Two expert witnesses with Force Science backgrounds are believed to have been influential in a jury’s recent decision to reject a murder conviction of a former transit officer accused of deliberately shooting an unarmed suspect in the back during a handcuffing scuffle.
The witnesses, Dr. Bill Lewinski, executive director of the Force Science Institute, and retired LAPD captain Greg Meyer, a certified Force Science Analyst, testified in detail how a combination of inadequate training and psychological stress phenomena most likely led to a tragic accident in which the officer mistakenly drew his sidearm instead of his X26 Taser while trying to restrain the struggling suspect. The prosecution had claimed the incident was one of intentional homicide by an out-of-control cop.
“This case,” Lewinski told Force Science News, “is a classic illustration of powerful forces beyond an officer’s conscious awareness that can shape a threatening encounter. These forces may not be readily evident even to unbiased witnesses, but in a matter of seconds they can change the lives of those involved forever.”
From the witness stand, Lewinski and Meyer explained how, in their opinions, psychological concepts such as “slips-and-capture errors” and “inattentional blindness,” along with equipment positioning and an absence of stress-inoculation training, became driving factors in the controversial case.
Although the officer was exonerated of murder, he was convicted of a lesser charge of involuntary manslaughter. At this writing, he has not yet been sentenced.
Accusations against the defendant, 28-year-old Johannes Mehserle, have been exhaustively covered by many mainstream media. Briefly recapping: In the first minutes of 2009, Mehserle and fellow officers with northern California’s Bay Area Rapid Transit system were on a station platform in Oakland, trying to control several rowdy New Year’s Eve celebrants who’d been fighting on a BART train.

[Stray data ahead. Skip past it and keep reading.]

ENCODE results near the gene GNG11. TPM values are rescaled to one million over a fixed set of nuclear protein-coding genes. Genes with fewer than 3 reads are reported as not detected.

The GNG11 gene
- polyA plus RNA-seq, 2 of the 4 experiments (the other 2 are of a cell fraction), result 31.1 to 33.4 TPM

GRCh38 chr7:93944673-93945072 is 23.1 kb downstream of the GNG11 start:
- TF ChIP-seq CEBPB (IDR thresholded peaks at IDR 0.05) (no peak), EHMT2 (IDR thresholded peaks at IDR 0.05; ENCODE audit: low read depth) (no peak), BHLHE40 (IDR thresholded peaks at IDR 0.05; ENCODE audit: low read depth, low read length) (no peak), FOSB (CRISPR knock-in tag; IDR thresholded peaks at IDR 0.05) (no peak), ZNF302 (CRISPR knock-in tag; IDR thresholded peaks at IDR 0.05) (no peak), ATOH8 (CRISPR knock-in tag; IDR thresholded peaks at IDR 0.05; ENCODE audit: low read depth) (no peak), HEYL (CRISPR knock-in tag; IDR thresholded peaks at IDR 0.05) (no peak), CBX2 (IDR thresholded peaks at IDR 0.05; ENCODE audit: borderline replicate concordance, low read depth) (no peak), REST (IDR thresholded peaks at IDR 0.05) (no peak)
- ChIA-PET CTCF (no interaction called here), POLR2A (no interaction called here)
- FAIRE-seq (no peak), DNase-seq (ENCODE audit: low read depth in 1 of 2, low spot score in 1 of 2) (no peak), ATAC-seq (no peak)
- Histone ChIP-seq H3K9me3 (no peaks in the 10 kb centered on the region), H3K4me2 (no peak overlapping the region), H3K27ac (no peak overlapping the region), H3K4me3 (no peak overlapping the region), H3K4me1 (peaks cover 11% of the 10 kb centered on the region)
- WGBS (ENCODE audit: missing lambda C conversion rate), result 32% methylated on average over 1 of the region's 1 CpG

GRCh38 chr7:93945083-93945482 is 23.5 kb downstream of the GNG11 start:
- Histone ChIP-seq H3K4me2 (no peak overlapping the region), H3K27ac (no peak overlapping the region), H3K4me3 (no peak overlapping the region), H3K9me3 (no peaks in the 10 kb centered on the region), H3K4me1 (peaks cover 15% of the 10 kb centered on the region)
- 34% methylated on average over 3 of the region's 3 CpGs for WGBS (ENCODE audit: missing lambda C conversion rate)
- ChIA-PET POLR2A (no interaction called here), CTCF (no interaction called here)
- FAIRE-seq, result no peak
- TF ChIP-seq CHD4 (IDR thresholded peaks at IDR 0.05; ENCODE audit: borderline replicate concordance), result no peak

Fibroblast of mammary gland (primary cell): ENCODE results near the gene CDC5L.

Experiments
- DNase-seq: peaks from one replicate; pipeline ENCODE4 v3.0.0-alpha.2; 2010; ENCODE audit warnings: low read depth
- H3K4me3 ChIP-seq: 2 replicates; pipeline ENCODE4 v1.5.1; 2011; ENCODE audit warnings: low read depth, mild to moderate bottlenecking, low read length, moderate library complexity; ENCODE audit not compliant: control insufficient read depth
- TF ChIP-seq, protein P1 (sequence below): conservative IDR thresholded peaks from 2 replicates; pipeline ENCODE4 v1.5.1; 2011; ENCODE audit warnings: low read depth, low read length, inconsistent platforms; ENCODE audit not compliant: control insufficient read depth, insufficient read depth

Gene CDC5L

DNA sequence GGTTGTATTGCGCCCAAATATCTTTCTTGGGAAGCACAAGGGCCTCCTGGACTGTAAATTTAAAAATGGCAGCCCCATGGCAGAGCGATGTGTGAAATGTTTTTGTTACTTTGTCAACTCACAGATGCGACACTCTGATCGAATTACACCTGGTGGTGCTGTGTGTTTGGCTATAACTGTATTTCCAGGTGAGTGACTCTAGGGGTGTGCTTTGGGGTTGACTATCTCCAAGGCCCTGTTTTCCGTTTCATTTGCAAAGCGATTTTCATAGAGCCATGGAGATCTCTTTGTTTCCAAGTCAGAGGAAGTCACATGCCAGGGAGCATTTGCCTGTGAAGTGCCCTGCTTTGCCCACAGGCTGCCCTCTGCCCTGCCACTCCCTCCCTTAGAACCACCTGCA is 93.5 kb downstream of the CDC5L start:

In the presence of a hostile crowd, Mehserle and Ofcr. Anthony Pirone were attempting to control one suspect, Oscar Grant III, age 22. According to one trial participant, Grant had “a long and colorful criminal history,” including at least one arrest in which he tossed aside a gun during a foot pursuit, although the BART officers had no knowledge of this at the time.
Pirone had Grant’s head and shoulders pinned down with his knee, while Mesherle was trying to tug Grant’s right hand out from under his body for cuffing. Grant was actively resisting.
At what turned out to be a critical juncture, Mehserle twice announced, “I’m going to Tase him!” He then drew his Sig Sauer semiauto with his right hand—not his Taser, which was on the left front of his body in a cross-draw position—partially stood, and fired a single, fatal shot into Grant’s back. The action was captured on video by a multitude of civilian cell phones.
Mehserle soon resigned from the department. He never spoke to the press, but privately he insisted from the beginning that the shooting was a horrible mistake; he thought he was firing his Taser when he fired his gun. But Mehserle is white, Grant was black. Outraged relatives and activists immediately branded the shooting a willful act of murder, motivated by racism—a theme the prosecution sought to promote when Mehserle finally was brought to trial for murder recently. (A change of venue had shifted the matter to a courtroom in Los Angeles.)
Mehserle’s attorney, Michael Rains, called Lewinski, an internationally recognized authority on human behavior in force confrontations, to explain to the jury of 4 men and 8 women how the shooting could possibly have been an accident when the officer’s actions looked so cut-and-dried incriminating in the videos.
In an interview with Force Science News, Lewinski reconstructed the analysis he laid out for the jury.
What was involved in this shooting, he says, is a well-researched, well-documented psychological phenomenon called “slips-and-capture errors.”
“These are mistakes that are made when you think you are doing one thing but you actually are doing another and the result often is directly opposite of what you intended,” Lewinski says. “In effect, your intended behavior ‘slips off’ the path you wanted it to go because it is ‘captured’ by a stronger response and sent in a different direction.
“In Mehserle’s case, a variety of compelling elements—including urgency, time compression, narrowed focus of attention, and automatic response—conspired to create a fateful slip-and-capture.”
As we’ll see in more detail in a moment, Mehserle had had scant experience with drawing or using a Taser, none of it in stressful circumstances. He’d carried a Taser while working only about 10 times and had drawn it in training half a dozen times, on duty perhaps 3.